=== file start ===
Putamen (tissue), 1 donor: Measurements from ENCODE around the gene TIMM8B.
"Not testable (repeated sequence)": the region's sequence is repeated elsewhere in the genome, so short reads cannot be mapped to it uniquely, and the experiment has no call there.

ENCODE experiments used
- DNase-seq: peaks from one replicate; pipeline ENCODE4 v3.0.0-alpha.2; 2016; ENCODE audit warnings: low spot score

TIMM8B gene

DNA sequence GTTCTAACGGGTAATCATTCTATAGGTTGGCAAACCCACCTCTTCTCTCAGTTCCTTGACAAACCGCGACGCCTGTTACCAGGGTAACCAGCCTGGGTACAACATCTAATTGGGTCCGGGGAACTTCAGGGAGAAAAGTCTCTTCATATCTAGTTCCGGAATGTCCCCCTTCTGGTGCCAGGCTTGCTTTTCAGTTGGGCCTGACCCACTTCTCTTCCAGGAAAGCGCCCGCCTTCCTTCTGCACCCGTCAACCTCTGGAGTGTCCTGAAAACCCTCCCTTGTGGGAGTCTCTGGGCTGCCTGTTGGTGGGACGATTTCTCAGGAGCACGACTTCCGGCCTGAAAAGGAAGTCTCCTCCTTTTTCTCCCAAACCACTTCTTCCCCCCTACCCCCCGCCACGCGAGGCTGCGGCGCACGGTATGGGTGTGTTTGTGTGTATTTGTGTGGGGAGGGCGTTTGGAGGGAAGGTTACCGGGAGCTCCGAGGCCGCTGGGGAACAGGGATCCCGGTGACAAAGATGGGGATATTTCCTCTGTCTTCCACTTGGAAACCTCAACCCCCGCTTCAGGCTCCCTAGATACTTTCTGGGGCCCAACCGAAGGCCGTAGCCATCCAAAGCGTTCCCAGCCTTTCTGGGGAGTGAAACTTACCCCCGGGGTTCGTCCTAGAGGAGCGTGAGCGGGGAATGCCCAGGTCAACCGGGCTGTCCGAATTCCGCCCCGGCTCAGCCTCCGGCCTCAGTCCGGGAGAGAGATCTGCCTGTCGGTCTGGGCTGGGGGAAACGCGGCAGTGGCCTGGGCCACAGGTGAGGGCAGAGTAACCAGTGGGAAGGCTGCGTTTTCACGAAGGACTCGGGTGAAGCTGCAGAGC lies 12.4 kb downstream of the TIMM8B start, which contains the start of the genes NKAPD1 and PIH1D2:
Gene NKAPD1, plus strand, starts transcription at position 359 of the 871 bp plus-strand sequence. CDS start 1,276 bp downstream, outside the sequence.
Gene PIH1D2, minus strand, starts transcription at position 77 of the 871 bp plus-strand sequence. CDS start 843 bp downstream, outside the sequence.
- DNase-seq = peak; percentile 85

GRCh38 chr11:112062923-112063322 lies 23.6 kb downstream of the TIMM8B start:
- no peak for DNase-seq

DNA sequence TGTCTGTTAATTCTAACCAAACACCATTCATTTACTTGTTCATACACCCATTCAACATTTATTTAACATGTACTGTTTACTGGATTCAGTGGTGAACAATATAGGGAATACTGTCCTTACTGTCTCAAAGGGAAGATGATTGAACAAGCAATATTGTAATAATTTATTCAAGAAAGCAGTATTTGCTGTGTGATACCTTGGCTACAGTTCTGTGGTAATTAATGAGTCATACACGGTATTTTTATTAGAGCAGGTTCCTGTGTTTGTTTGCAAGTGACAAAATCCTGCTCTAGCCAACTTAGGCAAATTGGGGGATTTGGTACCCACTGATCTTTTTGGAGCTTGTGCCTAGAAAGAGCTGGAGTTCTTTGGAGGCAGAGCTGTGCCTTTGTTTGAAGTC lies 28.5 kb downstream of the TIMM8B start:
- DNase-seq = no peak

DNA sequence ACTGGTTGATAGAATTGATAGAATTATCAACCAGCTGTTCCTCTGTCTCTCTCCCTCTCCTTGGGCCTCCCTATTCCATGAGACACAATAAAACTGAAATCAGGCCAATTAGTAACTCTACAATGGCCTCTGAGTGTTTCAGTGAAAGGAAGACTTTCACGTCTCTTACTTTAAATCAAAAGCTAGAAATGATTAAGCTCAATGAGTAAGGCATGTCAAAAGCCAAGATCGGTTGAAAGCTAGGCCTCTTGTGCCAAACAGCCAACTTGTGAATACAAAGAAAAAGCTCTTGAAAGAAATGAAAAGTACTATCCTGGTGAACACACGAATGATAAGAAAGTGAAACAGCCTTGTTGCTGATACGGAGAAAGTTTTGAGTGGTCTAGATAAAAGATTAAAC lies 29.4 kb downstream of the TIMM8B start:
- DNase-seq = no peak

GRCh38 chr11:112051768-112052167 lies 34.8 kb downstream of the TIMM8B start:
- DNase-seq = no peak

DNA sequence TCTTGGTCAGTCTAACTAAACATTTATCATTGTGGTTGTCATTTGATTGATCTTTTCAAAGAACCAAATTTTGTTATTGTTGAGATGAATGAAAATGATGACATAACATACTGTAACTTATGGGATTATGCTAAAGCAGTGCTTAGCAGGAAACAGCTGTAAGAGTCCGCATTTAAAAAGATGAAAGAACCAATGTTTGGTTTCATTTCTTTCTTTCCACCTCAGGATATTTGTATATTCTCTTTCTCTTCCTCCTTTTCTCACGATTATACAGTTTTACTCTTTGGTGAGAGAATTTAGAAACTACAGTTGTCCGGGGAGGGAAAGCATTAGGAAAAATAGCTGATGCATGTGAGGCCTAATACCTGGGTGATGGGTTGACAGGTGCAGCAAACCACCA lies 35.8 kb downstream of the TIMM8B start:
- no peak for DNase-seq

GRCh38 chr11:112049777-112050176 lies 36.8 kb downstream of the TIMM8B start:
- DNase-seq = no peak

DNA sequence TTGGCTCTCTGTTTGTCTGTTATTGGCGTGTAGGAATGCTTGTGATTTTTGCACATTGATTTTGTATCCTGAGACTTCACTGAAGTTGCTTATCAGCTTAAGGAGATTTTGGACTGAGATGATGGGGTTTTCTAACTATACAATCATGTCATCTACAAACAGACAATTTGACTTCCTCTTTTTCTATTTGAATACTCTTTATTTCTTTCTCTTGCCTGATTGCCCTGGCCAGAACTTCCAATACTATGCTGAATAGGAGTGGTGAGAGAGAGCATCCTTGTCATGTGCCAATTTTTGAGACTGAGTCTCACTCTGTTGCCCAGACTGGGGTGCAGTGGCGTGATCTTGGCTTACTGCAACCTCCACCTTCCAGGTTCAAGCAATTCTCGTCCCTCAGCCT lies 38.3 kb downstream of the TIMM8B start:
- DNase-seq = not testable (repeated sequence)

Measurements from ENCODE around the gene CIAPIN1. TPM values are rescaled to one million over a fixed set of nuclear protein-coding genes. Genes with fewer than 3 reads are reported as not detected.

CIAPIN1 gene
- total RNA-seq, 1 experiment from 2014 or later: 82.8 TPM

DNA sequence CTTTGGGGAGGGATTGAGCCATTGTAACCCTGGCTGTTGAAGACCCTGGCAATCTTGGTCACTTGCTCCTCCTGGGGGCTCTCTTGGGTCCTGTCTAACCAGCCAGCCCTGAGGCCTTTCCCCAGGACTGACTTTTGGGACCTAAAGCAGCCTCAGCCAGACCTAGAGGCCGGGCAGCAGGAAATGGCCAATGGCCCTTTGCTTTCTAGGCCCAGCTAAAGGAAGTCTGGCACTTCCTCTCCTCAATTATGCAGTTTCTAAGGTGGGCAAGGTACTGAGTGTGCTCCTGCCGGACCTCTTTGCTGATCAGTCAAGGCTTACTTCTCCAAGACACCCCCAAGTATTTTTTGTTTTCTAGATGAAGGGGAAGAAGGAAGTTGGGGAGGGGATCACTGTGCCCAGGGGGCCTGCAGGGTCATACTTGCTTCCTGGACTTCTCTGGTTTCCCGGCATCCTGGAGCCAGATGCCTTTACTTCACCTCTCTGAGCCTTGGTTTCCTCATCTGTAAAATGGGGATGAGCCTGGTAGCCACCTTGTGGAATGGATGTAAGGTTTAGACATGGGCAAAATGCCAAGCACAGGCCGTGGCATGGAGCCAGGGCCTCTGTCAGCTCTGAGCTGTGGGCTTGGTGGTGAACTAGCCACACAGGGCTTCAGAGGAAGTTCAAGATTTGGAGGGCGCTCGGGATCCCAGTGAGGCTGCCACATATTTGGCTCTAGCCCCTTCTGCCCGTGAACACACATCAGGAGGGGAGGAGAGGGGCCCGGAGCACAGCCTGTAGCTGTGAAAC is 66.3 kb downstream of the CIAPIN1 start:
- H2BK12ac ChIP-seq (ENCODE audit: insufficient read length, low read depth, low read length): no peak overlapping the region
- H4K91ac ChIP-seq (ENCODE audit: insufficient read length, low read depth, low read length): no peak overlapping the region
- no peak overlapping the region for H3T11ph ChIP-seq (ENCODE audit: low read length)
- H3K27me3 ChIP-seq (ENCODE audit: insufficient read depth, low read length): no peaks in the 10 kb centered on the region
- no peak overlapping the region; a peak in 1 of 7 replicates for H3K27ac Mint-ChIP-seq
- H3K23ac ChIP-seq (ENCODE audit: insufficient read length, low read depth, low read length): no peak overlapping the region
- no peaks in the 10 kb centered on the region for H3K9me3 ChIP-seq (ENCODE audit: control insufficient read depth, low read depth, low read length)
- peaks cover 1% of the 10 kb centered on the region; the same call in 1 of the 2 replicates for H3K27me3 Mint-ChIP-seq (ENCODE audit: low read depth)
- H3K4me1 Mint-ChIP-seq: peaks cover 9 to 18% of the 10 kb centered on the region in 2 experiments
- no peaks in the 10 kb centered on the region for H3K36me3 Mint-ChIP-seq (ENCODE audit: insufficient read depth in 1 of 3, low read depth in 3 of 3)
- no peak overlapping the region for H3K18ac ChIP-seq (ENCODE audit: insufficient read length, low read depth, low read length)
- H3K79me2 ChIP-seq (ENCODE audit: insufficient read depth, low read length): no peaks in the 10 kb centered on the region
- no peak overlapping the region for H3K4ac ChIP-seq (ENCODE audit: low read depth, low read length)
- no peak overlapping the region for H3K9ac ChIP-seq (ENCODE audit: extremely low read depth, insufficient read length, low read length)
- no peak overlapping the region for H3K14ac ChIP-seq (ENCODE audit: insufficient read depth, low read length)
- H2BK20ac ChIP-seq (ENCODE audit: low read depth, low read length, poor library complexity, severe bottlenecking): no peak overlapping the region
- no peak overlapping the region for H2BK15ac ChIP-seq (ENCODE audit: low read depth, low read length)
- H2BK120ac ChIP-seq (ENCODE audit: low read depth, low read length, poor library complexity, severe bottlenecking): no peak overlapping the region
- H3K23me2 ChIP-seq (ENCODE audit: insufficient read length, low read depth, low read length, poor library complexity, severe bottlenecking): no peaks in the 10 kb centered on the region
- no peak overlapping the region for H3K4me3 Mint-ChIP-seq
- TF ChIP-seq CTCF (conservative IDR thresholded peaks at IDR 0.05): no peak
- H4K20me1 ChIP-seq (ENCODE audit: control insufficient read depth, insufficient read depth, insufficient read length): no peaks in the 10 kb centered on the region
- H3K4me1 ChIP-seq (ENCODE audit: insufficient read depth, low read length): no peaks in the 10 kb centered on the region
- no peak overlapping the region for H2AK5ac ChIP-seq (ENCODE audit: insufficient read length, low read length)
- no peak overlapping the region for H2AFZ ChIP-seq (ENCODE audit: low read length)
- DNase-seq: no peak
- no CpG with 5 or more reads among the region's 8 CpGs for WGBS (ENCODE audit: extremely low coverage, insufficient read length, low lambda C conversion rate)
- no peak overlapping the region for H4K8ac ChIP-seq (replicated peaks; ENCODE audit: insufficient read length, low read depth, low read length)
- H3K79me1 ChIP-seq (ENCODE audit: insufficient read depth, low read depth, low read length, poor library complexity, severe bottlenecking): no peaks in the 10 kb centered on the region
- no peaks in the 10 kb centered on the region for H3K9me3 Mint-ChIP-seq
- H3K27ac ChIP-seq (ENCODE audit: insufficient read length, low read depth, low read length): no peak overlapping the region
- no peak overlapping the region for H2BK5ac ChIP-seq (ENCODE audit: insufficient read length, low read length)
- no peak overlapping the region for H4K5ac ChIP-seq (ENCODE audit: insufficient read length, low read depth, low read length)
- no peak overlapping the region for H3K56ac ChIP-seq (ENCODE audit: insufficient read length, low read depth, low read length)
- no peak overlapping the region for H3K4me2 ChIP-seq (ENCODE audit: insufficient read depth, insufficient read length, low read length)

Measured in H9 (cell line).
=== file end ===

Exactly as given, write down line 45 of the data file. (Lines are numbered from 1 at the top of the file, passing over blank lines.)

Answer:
- H2BK120ac ChIP-seq (ENCODE audit: low read depth, low read length, poor library complexity, severe bottlenecking): no peak overlapping the region